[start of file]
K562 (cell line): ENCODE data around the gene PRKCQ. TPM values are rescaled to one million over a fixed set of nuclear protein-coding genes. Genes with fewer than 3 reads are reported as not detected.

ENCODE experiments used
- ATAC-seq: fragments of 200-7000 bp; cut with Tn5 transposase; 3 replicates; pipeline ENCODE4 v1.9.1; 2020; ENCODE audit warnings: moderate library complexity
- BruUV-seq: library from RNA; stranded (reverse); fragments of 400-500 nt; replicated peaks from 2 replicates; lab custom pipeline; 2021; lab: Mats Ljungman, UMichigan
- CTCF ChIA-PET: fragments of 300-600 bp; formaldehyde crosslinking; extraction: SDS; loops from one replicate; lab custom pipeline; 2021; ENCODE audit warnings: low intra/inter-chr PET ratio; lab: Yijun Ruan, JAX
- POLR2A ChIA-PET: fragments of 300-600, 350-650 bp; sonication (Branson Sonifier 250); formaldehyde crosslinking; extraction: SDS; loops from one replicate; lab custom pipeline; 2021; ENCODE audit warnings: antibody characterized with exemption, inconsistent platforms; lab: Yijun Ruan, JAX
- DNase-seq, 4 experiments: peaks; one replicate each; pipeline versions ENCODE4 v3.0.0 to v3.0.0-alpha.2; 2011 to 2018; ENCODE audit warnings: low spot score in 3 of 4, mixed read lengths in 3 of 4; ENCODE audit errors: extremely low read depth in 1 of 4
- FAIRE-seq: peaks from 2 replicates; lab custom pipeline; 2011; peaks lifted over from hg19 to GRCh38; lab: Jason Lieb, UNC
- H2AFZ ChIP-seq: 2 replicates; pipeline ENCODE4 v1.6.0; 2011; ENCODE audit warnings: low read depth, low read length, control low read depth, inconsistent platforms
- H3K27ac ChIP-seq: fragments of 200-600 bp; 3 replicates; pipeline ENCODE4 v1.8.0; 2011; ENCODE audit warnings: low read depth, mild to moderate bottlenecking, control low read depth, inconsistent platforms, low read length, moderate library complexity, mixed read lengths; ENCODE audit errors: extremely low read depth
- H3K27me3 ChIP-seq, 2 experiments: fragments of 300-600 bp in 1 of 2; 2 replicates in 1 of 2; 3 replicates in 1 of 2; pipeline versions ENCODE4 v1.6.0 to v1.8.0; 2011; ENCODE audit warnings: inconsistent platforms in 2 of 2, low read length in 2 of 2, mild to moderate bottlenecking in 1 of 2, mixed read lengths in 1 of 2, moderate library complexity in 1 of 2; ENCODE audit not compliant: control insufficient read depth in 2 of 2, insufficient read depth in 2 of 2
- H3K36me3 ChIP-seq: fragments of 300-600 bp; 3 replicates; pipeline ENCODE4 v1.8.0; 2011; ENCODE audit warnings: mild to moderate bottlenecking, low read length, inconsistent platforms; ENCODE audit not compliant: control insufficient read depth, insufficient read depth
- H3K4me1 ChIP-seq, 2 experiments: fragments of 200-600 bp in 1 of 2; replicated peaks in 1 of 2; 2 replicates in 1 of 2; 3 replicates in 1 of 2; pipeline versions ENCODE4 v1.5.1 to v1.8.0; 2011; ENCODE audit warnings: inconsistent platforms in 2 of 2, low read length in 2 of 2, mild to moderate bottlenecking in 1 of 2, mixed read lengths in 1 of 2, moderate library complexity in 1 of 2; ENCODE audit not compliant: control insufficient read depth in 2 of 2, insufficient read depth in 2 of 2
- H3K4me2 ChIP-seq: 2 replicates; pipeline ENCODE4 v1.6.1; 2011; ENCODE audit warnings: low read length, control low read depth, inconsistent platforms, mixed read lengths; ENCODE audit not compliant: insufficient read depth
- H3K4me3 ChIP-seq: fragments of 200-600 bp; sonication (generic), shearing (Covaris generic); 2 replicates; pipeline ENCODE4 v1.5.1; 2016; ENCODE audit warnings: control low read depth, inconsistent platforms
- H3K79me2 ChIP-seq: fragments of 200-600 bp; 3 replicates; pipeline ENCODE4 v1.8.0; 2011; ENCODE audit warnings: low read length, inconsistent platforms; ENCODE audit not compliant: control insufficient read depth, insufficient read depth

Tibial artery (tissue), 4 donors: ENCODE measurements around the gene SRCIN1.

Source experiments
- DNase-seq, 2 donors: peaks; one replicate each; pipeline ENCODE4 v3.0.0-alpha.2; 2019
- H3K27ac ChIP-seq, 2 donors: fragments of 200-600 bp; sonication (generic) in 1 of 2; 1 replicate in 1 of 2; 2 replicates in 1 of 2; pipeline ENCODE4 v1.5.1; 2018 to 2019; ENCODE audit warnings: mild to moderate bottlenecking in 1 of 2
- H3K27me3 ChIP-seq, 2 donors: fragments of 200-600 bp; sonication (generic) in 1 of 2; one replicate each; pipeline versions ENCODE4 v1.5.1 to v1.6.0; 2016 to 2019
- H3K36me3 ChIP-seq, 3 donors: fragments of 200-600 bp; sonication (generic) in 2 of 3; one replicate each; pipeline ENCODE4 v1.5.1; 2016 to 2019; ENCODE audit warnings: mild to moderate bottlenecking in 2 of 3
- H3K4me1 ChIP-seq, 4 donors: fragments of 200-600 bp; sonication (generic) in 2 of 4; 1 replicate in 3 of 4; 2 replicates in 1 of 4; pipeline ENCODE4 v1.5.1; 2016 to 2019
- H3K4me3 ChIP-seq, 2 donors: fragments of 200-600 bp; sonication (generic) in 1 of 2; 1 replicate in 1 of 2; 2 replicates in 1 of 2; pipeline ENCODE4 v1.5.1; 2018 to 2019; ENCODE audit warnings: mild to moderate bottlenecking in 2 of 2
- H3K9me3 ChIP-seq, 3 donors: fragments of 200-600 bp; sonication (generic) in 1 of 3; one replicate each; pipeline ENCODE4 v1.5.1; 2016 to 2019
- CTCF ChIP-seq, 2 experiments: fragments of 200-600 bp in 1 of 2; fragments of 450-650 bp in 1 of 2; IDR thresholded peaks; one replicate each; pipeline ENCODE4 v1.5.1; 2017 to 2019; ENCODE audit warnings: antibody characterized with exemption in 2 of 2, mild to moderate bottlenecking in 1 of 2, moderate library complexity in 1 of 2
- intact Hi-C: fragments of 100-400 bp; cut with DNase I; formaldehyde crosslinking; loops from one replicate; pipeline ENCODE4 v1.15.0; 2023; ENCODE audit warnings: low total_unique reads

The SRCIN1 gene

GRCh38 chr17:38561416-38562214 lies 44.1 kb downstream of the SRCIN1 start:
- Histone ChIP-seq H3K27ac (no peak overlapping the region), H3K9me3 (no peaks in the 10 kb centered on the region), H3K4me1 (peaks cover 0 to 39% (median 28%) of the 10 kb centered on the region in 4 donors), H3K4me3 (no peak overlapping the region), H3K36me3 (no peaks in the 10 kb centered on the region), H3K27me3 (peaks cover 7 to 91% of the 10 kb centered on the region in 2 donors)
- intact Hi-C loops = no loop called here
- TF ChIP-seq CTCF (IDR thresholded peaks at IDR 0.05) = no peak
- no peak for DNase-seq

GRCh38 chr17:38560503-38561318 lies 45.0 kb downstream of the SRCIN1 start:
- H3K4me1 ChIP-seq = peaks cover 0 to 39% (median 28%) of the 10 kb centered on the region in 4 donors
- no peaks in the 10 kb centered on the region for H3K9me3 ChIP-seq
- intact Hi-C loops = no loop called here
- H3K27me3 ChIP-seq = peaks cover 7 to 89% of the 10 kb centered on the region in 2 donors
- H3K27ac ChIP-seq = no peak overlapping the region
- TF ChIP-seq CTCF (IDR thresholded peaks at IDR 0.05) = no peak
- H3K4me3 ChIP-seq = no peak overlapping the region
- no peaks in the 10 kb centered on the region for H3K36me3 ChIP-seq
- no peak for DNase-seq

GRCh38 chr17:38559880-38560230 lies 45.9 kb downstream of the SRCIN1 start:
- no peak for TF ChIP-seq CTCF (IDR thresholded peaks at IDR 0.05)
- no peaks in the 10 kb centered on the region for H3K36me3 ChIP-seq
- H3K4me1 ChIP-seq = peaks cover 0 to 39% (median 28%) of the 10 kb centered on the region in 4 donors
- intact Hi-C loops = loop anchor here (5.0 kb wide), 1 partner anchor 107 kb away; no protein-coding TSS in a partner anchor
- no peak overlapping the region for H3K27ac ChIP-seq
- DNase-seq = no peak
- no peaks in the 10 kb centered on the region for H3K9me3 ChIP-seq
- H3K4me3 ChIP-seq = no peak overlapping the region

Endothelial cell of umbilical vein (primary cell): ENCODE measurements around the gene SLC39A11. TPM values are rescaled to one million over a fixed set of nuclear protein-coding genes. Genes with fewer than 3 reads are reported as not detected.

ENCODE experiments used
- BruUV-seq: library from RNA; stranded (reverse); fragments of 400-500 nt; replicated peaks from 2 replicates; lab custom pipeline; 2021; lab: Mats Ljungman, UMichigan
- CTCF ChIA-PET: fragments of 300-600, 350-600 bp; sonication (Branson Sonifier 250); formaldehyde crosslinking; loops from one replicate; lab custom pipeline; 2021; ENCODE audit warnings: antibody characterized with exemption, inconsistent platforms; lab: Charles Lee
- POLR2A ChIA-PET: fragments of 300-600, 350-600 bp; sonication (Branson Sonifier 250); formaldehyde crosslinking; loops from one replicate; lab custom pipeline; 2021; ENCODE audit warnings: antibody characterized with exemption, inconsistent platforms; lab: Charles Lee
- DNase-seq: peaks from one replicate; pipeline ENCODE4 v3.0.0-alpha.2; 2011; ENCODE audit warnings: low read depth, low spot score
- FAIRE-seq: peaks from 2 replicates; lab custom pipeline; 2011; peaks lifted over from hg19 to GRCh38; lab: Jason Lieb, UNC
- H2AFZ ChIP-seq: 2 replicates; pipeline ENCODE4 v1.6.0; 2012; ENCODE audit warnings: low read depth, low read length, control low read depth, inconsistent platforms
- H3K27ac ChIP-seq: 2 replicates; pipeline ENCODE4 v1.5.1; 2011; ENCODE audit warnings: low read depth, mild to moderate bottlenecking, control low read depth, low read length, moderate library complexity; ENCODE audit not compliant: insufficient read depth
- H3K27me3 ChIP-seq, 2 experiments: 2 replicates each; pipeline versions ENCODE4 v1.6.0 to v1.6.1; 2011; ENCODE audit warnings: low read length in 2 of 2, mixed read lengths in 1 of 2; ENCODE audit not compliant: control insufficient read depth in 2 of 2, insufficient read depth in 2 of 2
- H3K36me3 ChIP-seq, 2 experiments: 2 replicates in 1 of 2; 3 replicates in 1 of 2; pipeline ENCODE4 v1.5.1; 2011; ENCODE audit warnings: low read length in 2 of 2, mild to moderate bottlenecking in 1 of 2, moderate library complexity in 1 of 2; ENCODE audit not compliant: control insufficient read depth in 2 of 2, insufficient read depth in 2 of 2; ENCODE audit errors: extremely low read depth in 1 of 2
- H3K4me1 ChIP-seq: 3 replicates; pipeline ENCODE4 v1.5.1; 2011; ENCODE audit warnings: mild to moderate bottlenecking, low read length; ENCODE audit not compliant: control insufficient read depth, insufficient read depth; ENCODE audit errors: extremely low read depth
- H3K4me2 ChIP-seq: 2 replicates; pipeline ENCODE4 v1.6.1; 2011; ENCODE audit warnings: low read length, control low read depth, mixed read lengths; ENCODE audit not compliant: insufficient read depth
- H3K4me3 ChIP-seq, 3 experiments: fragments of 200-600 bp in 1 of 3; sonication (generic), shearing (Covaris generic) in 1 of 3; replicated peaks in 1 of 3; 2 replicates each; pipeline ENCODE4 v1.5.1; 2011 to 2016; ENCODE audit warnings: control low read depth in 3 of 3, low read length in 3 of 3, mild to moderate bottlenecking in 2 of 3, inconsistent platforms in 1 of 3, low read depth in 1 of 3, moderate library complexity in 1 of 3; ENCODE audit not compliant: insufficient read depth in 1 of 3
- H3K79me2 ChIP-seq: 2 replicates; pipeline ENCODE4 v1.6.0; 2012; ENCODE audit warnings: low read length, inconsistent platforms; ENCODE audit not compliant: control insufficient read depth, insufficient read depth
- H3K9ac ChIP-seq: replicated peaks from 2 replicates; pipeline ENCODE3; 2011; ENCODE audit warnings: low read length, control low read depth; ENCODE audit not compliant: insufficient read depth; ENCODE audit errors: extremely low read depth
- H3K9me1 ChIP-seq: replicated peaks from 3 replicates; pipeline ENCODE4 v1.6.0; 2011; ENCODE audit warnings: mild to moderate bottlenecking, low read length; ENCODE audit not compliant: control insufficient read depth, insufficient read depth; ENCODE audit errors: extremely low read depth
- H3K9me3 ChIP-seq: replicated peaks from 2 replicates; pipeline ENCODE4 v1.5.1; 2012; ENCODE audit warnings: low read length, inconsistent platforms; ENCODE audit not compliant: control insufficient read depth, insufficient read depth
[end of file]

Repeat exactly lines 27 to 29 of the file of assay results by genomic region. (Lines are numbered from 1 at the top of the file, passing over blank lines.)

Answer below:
- intact Hi-C: fragments of 100-400 bp; cut with DNase I; formaldehyde crosslinking; loops from one replicate; pipeline ENCODE4 v1.15.0; 2023; ENCODE audit warnings: low total_unique reads

The SRCIN1 gene

GRCh38 chr17:38561416-38562214 lies 44.1 kb downstream of the SRCIN1 start: